Attachments

 

 

Quality Handbook

 

 

Programme Specification Template - Undergraduate

 

Please note:

  • Guidance notes for staff or suggestions for the design and functionality of the database are in grey highlight.  Guidance notes should be deleted in the final version.

 

SECTION A:CORE INFORMATION

 

  1.  

Name of programme:

Public Health

  1.  

Award title:

BSc Honours

  1.  

Programme linkage:

 

Is this part of group of linked programmes between which students can transfer at agreed points?

No

  1.  

Is the programme a top-up only?

 

No

  1.  

Does the programme have a Foundation Year (Level 3) associated with it so that students enter for a four-year programme and progress directly from the Foundation Year to Stage 1 without having to re-apply?

 

Yes

If yes:

You can take a Foundation Year (Level 3) as an integral part of this programme of study. For details of the Foundation Year see the programme specification for Public Health with Integrated Foundation Year BSc (Hons).

 

  1.  

Level of award:

 

Level 6

  1.  

Awarding Body:

University of Sunderland

  1.  

Department:

Nursing and Health Sciences – Allied Health

  1.  

Programme Studies Board:

Allied Health

  1.  

Programme Leader:

 

Karen Carling

 


  1. How and where can I study the programme?

Tick all boxes that apply

 

At Sunderland:

 

Full-time on campus

X

Part-time on campus

X

As work-based learning full-time

 

As work-based learning part-time

 

As a full-time sandwich course

 

As a part-time sandwich course

 

By distance learning

 

 

At the University of Sunderland London campus: 

 

Full-time on campus

 

Part-time on campus

 

As work-based learning full-time

 

As work-based learning part-time

 

As a full-time sandwich course

 

As a part-time sandwich course

 

By distance learning

 

 

At a partner college:

 

Full-time in the UK 

 

Part-time in the UK

 

Full-time overseas

 

Part-time overseas

 

By distance learning

 

As a full-time sandwich course in the UK

 

As a part-time sandwich course in the UK

 

As a full-time sandwich course overseas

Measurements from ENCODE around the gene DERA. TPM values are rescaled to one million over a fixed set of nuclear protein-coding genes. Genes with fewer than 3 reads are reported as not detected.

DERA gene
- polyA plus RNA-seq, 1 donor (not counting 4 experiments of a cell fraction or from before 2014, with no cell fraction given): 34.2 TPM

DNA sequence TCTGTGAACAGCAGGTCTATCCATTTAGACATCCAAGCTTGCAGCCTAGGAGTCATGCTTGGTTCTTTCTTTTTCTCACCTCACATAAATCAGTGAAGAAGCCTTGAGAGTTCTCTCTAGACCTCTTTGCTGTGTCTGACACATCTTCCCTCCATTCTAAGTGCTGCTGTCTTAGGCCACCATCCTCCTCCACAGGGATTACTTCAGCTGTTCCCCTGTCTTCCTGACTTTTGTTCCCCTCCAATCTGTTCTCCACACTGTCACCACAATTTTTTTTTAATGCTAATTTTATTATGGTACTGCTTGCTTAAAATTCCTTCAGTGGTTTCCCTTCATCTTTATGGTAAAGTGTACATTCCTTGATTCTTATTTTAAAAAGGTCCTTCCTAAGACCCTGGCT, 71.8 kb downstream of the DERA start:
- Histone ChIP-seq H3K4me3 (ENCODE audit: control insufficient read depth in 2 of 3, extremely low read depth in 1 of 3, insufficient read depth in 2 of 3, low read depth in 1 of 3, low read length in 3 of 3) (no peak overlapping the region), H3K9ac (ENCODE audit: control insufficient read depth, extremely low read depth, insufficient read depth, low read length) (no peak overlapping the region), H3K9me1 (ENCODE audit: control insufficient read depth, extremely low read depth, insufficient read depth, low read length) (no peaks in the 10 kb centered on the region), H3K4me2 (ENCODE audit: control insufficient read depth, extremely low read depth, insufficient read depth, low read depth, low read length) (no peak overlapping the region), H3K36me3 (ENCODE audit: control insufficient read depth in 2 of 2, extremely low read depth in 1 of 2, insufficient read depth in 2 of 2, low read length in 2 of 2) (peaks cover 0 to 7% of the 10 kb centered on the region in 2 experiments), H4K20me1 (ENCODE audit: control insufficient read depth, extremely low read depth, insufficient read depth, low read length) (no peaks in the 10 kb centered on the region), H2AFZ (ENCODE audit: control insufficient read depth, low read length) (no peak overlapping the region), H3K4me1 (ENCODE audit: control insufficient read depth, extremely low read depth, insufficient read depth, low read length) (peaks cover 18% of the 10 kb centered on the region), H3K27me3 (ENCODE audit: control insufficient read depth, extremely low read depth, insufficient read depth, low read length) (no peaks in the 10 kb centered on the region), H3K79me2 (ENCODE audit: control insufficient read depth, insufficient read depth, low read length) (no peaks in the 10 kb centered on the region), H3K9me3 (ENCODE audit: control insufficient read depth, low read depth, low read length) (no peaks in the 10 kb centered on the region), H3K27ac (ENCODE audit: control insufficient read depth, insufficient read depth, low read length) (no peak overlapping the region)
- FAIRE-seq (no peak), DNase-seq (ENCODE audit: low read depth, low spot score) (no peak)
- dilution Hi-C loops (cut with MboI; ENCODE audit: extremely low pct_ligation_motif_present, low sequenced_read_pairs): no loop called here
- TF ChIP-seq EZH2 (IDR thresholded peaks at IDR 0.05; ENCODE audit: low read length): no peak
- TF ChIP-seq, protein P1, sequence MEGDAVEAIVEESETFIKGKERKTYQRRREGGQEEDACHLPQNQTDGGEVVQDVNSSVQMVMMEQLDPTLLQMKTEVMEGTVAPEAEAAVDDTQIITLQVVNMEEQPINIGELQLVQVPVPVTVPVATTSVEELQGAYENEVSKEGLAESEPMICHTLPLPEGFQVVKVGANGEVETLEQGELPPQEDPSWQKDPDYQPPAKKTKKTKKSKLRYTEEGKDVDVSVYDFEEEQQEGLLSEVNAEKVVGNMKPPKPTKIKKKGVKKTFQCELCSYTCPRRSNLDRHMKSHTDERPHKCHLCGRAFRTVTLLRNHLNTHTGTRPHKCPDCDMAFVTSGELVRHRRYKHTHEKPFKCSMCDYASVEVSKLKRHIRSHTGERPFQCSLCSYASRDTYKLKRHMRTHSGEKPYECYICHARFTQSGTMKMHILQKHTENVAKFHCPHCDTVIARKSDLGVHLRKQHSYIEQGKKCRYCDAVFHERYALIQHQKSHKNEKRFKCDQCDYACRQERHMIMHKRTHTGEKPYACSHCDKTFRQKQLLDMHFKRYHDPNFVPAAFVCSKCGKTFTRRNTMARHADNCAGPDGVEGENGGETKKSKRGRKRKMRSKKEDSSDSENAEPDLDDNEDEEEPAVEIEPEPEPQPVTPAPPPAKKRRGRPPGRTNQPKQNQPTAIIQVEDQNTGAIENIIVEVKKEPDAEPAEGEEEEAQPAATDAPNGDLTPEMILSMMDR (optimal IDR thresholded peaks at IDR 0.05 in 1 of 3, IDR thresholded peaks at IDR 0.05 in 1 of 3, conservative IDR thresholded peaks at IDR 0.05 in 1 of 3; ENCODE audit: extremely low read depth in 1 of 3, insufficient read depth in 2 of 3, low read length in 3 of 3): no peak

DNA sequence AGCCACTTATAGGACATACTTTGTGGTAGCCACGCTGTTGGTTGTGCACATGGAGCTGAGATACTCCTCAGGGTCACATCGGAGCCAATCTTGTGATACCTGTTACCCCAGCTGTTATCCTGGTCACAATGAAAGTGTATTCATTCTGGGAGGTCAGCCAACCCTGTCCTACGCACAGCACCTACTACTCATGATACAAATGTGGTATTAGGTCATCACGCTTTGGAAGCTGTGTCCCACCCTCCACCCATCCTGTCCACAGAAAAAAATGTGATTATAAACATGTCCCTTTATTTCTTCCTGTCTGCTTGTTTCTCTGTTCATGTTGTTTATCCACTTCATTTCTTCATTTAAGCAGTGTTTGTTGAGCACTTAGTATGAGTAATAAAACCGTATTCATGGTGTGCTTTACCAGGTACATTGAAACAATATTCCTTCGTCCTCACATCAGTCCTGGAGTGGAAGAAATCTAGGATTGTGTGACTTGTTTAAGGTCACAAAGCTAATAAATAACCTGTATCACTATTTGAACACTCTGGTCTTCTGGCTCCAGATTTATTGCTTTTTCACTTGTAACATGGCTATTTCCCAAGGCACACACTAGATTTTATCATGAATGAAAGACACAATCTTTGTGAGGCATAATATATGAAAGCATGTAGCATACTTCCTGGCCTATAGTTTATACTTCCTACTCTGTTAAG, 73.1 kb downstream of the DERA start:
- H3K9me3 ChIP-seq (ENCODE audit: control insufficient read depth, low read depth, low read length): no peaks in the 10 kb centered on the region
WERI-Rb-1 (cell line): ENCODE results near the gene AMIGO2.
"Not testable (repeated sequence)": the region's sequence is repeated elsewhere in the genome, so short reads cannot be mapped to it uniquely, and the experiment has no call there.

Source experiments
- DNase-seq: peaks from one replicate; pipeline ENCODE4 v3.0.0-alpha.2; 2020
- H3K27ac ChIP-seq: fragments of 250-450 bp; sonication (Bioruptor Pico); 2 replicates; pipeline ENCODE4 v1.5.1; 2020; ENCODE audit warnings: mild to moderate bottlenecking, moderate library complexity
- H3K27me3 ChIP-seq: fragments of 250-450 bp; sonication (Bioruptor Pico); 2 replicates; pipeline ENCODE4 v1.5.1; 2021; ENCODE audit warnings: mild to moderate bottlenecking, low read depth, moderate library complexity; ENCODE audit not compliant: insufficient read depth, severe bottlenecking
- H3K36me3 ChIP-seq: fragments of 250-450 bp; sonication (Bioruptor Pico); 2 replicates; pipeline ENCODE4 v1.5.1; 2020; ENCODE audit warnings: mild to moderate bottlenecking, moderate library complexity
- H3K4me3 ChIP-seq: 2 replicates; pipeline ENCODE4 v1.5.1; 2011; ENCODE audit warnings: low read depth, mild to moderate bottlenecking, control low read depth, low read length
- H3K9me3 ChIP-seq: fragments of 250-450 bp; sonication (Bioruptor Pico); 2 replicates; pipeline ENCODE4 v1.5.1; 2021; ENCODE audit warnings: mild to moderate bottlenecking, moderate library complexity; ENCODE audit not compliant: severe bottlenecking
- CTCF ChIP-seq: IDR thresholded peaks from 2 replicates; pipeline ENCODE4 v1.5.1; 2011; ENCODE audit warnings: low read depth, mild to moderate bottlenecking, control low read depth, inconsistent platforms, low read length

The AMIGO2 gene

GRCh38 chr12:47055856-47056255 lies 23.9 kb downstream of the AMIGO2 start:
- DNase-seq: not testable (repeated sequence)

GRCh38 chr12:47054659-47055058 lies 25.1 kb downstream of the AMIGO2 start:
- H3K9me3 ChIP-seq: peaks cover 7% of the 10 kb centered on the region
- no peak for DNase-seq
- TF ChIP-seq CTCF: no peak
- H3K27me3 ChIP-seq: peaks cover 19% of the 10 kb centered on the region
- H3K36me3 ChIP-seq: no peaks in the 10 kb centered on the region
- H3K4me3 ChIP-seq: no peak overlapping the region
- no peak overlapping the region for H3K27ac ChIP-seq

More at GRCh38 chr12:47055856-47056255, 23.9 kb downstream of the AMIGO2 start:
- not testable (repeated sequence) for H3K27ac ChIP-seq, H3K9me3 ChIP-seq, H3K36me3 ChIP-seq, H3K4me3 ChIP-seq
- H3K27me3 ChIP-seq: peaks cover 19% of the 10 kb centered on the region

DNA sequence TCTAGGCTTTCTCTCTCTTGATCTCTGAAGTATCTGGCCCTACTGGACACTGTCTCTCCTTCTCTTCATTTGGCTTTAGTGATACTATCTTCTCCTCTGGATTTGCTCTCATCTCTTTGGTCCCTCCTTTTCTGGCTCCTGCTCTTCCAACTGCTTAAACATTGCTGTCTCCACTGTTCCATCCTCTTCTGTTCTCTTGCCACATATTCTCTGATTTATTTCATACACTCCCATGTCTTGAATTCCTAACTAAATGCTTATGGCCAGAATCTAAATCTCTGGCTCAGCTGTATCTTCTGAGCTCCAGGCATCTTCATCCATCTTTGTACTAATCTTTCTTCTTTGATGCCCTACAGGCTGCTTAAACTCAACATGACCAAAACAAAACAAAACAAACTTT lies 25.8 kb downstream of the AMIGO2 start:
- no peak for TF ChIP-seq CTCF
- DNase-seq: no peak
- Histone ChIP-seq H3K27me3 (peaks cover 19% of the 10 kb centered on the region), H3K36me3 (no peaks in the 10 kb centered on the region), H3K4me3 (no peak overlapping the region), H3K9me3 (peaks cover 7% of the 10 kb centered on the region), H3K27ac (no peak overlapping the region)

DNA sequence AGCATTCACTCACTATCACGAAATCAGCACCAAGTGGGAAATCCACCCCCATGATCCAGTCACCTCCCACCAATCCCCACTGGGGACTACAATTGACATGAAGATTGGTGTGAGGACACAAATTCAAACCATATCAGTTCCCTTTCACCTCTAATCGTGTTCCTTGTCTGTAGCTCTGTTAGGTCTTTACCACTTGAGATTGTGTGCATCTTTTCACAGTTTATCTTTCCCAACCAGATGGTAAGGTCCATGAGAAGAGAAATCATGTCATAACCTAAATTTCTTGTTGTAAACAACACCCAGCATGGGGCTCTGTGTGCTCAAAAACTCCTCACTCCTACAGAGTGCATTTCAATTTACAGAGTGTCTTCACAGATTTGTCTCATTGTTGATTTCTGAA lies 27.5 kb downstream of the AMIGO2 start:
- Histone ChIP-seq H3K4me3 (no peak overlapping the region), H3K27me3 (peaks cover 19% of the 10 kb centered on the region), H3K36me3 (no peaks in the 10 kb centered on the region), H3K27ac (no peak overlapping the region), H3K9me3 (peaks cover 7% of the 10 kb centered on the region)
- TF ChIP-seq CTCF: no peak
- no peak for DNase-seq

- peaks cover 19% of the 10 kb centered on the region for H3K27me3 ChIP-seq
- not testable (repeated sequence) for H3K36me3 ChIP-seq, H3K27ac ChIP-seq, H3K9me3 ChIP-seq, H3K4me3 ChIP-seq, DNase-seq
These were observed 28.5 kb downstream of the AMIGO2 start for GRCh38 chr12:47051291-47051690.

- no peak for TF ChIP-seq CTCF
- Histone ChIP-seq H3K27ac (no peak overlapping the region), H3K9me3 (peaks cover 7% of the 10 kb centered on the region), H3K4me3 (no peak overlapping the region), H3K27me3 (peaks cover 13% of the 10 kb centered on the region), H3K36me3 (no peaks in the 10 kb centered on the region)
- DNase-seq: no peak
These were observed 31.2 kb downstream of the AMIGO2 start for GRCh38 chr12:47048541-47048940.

As a part-time sandwich course overseas

 

As work-based learning full-time in the UK 

 

As work-based learning part-time overseas

 

Other (please specify)

 

 

  1. How long does the programme take?

 

 

Min number of years / months

Max number of years / months

Full-time

3

9

Part-time

6

9

Distance learning

 

 

Work-based learning

 

 

 

For start-dates please see the current edition of the Prospectus or contact the relevant department at the University. For start-dates for programmes delivered in a partner college, please contact the relevant college.

 

SECTION B:FURTHER CORE INFORMATION 

 

Use Outline Programme Proposal Form for ADC for questions 13 to 25

 

  1. Learning and teaching strategy.  Students have the opportunity to undertake a full-time or part-time programme of study.  Students undertaking the part-time mode of study will join with the full-time mode students with the expectation of completion of the programme within the 6 year academic period. Students on the part-time mode will have the opportunity to negotiate their choice of modules per semester within each respective level of study prior to commencing the programme; adhering to University Regulations.  Learning strategies are designed to be creative, flexible and are built on existing good practice within the University. As such, there will be a variety of different delivery modes that will be applicable to the specific subjects and to the student groups. Different learning styles and the varied delivery proposed will support and encourage active student participation. In previous cohorts, we have taught students with a range of specific learning needs and tutors are experienced in taking account of the diverse nature of our students by supporting inclusive practice.

 

Students following this programme are from diverse backgrounds and a range of ages. This will provide excellent opportunities to draw from the experience of all students in a supportive and inclusive way and we aim to encourage a positive culture which encourages discussion between students from all backgrounds. Tutors are particularly sensitive to mixing students in group work. The content of the programme lends itself to valuing diversity and being able to explore the global nature of community and public health issues.

 

Lectures will be used to inform, highlight important topics, explain concepts, theoretical perspectives, models of behaviour change and guide students to appropriate literature. Many lectures will be designed to incorporate student centred activities. Active learning will be further encouraged through seminars, tutorials, workshops and practical sessions including the use of visual and audio media. These all involve students working individually, in smaller group settings, as well as with larger groups. This is designed to encourage interaction and team working skills that are particularly valued by employers. Guest speakers, visits and encouragement to attend outside events in other academic institutions and workplaces will highlight the applications of the subject material to the work situation. 

 

Important life skills of self-management, project management, and research skills will be promoted in the modules that have a student centred emphasis. The Work-Based Practice module (HSS127) at Level 4, alongside the two research methods modules (HSS128 & HSS229) will allow for the development and implementation of literature research, design, data analysis as well as key skills in communication. Generic skills assessed in a number of modules at each level include IT, oral and written communication, interpersonal skills and presentation skills.